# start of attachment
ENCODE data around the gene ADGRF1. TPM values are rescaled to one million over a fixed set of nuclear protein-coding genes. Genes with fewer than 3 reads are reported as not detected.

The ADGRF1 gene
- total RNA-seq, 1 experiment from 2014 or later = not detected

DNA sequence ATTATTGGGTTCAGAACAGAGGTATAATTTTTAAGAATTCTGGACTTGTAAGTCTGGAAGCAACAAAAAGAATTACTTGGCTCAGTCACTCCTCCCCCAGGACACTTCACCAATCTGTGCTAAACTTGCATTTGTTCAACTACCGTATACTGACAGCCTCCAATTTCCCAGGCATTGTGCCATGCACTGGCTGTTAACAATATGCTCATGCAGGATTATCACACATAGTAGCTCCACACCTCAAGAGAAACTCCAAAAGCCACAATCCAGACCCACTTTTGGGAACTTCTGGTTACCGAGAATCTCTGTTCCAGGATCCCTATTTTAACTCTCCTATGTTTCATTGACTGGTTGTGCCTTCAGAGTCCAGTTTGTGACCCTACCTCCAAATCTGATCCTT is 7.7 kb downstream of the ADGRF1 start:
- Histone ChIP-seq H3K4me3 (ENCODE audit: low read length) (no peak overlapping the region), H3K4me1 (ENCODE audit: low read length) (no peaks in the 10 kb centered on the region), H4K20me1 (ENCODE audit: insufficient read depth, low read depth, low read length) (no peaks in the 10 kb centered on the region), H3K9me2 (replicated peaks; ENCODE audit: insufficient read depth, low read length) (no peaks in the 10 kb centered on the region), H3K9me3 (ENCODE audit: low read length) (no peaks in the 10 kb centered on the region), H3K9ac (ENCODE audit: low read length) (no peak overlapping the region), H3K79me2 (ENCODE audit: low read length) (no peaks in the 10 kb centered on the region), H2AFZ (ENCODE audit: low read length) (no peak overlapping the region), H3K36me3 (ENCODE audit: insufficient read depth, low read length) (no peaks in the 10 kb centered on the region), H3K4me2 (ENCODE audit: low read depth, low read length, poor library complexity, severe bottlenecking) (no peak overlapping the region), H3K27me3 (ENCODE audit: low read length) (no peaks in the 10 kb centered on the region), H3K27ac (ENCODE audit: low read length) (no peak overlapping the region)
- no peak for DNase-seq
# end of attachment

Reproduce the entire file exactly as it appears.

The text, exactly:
ENCODE data around the gene ADGRF1. TPM values are rescaled to one million over a fixed set of nuclear protein-coding genes. Genes with fewer than 3 reads are reported as not detected.

The ADGRF1 gene
- total RNA-seq, 1 experiment from 2014 or later = not detected

DNA sequence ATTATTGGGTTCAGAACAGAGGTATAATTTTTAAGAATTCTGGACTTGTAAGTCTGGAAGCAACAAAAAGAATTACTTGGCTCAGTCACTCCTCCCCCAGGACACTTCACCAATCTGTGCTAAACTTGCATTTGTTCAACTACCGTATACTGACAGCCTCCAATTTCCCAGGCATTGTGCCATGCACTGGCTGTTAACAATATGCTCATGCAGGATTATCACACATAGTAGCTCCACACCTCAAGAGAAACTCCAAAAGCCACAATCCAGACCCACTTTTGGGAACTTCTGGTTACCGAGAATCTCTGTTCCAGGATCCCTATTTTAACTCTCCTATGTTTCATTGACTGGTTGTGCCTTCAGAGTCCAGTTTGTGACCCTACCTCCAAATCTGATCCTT is 7.7 kb downstream of the ADGRF1 start:
- Histone ChIP-seq H3K4me3 (ENCODE audit: low read length) (no peak overlapping the region), H3K4me1 (ENCODE audit: low read length) (no peaks in the 10 kb centered on the region), H4K20me1 (ENCODE audit: insufficient read depth, low read depth, low read length) (no peaks in the 10 kb centered on the region), H3K9me2 (replicated peaks; ENCODE audit: insufficient read depth, low read length) (no peaks in the 10 kb centered on the region), H3K9me3 (ENCODE audit: low read length) (no peaks in the 10 kb centered on the region), H3K9ac (ENCODE audit: low read length) (no peak overlapping the region), H3K79me2 (ENCODE audit: low read length) (no peaks in the 10 kb centered on the region), H2AFZ (ENCODE audit: low read length) (no peak overlapping the region), H3K36me3 (ENCODE audit: insufficient read depth, low read length) (no peaks in the 10 kb centered on the region), H3K4me2 (ENCODE audit: low read depth, low read length, poor library complexity, severe bottlenecking) (no peak overlapping the region), H3K27me3 (ENCODE audit: low read length) (no peaks in the 10 kb centered on the region), H3K27ac (ENCODE audit: low read length) (no peak overlapping the region)
- no peak for DNase-seq